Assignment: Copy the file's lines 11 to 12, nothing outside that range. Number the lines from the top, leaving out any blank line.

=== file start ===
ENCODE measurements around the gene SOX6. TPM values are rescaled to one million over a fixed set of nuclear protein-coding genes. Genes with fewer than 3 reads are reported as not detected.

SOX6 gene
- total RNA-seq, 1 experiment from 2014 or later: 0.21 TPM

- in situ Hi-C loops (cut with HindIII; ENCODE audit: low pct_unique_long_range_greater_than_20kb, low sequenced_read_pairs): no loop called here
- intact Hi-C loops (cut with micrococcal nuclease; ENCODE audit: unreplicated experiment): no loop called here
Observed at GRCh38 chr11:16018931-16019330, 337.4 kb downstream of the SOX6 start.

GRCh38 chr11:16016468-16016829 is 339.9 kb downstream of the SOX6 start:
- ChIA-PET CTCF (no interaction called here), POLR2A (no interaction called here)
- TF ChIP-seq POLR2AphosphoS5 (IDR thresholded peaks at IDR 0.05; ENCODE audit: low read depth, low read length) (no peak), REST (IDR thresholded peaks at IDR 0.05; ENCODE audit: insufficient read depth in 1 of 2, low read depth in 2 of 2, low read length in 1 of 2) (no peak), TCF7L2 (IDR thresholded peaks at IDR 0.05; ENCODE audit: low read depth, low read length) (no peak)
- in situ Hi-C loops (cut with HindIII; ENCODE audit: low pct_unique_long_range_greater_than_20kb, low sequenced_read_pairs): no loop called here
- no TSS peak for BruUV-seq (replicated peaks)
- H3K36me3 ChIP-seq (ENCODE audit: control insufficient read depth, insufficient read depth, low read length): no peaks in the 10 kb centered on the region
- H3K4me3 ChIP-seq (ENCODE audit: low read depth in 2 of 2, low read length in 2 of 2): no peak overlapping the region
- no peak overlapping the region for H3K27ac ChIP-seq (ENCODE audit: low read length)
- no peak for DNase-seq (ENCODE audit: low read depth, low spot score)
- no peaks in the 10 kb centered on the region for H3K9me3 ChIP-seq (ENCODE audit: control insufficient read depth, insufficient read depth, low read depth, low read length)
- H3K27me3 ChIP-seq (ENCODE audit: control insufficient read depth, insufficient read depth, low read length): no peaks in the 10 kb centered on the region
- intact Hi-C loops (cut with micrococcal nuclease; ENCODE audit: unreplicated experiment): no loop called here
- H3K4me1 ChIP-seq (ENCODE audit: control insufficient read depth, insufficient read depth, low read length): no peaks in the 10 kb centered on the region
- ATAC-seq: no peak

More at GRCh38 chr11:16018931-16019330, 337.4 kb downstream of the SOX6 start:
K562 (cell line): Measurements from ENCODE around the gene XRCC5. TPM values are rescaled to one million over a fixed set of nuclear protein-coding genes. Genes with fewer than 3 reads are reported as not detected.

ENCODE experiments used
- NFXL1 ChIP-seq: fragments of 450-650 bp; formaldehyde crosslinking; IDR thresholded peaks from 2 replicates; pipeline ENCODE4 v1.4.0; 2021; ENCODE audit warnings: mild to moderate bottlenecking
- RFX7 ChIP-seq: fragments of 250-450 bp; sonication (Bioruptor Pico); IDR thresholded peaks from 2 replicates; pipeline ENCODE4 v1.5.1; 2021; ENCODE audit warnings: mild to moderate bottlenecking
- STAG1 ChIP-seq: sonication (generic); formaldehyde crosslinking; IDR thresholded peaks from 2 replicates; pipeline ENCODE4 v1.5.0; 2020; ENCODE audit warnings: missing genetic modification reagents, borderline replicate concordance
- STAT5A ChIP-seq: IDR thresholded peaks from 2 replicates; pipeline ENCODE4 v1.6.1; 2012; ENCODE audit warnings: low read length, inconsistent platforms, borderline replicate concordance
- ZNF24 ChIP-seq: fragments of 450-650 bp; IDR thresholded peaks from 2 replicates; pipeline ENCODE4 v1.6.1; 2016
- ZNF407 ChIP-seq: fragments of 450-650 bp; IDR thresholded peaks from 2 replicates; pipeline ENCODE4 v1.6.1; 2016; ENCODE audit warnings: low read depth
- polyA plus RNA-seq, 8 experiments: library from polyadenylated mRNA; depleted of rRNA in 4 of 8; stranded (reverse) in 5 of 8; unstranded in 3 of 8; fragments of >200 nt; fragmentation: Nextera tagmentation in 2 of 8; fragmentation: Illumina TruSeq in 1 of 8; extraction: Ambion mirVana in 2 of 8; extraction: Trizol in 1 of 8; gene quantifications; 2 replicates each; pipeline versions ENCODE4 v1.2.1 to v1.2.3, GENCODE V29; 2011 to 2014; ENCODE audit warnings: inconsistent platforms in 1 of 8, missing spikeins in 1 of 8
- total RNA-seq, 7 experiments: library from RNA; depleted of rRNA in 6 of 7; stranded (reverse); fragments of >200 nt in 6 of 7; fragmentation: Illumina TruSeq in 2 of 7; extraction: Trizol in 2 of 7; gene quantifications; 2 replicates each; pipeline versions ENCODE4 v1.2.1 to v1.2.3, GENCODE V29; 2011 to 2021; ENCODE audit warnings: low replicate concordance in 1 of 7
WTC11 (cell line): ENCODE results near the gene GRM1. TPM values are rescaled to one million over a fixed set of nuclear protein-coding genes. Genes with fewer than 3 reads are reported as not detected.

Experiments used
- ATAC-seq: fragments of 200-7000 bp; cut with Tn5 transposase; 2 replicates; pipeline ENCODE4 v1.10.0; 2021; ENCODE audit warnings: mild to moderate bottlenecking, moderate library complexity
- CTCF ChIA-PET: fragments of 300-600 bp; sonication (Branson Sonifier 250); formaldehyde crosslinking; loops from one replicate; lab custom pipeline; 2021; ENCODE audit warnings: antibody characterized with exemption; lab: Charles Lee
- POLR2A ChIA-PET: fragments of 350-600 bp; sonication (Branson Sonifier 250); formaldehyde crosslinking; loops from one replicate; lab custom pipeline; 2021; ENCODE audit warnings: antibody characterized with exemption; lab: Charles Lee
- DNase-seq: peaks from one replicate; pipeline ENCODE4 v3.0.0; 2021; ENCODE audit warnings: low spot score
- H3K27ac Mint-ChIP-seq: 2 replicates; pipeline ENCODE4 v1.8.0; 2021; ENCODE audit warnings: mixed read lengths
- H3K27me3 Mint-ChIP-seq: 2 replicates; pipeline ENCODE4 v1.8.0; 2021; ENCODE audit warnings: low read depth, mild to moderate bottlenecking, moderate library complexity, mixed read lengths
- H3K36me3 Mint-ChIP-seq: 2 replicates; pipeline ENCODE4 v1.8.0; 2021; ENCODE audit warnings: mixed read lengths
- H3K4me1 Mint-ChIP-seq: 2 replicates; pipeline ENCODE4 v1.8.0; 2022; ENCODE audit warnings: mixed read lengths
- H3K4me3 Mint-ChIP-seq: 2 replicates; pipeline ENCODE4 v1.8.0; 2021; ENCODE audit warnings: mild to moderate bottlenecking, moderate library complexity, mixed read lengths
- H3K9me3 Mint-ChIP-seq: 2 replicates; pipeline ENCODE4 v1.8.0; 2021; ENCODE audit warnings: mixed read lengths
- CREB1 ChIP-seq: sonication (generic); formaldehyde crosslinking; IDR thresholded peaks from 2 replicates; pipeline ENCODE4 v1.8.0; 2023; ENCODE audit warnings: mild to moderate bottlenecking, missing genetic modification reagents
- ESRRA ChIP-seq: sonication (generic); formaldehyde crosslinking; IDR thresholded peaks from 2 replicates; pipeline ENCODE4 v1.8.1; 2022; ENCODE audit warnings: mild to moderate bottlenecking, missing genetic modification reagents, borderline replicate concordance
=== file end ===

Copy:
- no TSS peak for BruUV-seq (replicated peaks)
- H3K36me3 ChIP-seq (ENCODE audit: control insufficient read depth, insufficient read depth, low read length): no peaks in the 10 kb centered on the region